Below, we’ve laid out a number of factors to consider and ways to explore your options to help you make the right choice.

Visit: When it comes to college, you’re picking not just the place you will study and grow as a student, but also where you’ll live for the next four years. With that in mind, you’ll want to select a school where you feel comfortable and where you can find a community that suits you. How will you know which school that is? By visiting!

Visits have been difficult this year, but schools are working hard to give admitted students a sense of the college experiences they offer. Some colleges—including Tulane and Colgate—are now allowing admitted students to attend in-person tours and information sessions. Others have put together virtual programs and events to introduce admitted students to campus offerings. Take advantage of all available opportunities to explore your potential colleges. You might be surprised by which schools end up feeling like the best fit for you.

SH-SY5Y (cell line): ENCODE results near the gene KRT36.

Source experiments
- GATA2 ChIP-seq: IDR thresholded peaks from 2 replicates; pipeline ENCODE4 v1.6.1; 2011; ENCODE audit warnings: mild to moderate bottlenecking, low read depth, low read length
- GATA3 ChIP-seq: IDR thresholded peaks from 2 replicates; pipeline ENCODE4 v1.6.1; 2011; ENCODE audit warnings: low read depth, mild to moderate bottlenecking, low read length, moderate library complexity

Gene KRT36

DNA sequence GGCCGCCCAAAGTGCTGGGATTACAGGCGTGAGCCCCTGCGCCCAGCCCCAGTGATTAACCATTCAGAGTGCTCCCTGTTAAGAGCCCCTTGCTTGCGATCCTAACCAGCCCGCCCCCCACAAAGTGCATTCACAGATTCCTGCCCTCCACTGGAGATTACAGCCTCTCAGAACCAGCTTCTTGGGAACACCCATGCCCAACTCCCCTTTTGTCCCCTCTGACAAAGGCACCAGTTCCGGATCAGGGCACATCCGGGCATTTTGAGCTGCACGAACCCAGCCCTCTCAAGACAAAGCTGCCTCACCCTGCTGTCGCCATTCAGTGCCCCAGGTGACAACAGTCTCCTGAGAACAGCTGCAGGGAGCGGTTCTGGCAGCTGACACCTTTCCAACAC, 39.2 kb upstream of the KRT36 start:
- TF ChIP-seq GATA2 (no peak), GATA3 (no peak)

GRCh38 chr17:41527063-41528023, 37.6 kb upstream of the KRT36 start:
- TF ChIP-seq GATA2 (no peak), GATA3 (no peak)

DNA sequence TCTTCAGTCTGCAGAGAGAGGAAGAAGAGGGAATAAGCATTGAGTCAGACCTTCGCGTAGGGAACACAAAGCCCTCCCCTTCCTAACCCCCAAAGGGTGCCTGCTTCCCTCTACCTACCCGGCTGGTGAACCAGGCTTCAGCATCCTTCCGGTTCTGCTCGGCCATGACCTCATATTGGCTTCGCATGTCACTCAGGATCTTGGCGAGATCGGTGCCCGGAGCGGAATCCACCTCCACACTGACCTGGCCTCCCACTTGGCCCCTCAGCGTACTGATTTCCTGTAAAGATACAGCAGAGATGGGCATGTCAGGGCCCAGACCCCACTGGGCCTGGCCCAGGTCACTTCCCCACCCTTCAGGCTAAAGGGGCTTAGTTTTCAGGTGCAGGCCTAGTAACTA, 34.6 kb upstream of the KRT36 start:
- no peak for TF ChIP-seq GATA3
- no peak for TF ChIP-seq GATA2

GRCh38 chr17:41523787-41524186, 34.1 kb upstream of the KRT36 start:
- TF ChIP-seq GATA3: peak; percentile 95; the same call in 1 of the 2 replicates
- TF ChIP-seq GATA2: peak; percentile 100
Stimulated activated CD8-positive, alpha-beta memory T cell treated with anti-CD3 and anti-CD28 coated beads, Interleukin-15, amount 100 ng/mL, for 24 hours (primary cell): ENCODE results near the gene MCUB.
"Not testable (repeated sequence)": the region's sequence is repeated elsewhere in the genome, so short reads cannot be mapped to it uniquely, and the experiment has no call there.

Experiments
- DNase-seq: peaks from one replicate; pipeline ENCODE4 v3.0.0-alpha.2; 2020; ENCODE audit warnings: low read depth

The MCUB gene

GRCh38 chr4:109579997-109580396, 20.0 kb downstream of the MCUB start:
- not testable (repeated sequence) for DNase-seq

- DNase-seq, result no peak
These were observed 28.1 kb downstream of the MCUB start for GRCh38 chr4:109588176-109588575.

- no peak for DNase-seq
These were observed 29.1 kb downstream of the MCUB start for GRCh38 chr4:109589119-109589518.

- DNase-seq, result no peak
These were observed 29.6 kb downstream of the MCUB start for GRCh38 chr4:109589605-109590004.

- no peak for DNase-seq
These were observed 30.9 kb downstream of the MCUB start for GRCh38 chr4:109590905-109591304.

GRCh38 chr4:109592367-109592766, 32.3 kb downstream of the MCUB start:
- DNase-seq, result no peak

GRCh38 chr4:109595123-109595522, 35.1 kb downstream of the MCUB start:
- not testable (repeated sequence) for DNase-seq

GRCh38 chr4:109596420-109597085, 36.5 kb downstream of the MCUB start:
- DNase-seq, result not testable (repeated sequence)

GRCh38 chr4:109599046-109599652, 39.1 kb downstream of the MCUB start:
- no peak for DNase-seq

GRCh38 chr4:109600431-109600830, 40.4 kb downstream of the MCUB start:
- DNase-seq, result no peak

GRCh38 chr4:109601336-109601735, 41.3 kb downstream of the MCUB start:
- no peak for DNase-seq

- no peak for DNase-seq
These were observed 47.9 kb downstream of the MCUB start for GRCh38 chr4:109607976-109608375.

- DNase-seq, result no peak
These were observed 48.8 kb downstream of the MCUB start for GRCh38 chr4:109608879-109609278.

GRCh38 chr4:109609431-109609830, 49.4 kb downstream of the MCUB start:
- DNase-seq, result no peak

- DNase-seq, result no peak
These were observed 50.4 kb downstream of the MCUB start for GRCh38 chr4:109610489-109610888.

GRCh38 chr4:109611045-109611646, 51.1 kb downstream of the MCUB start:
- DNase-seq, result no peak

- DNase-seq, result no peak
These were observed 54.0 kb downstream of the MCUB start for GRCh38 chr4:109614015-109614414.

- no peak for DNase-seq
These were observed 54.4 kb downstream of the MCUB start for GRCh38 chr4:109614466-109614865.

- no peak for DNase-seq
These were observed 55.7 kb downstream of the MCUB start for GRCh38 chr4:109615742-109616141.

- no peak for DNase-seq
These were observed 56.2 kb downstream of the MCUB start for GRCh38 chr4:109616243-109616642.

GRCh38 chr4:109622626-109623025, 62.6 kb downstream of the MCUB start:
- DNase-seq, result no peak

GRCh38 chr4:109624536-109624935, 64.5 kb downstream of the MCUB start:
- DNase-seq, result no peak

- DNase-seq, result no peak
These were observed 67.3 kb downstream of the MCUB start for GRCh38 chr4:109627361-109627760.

Talk to Students & Faculty: One of the best ways to learn about an institution is to talk to the people who are already part of it. Almost all colleges will provide opportunities for you to speak with currently enrolled students and faculty members. Dartmouth, for example, offers faculty presentations and “Pine Pods” to help introduce students to the community, while UVA’s Days on the Lawn gives admitted students an opportunity to chat with current undergrads. You might also reach out to friends and family members who have attended your schools of interest to see if they can give you any insights. Your school guidance counselor might be able to put you in touch with former students who have enrolled at particular colleges within the past few years.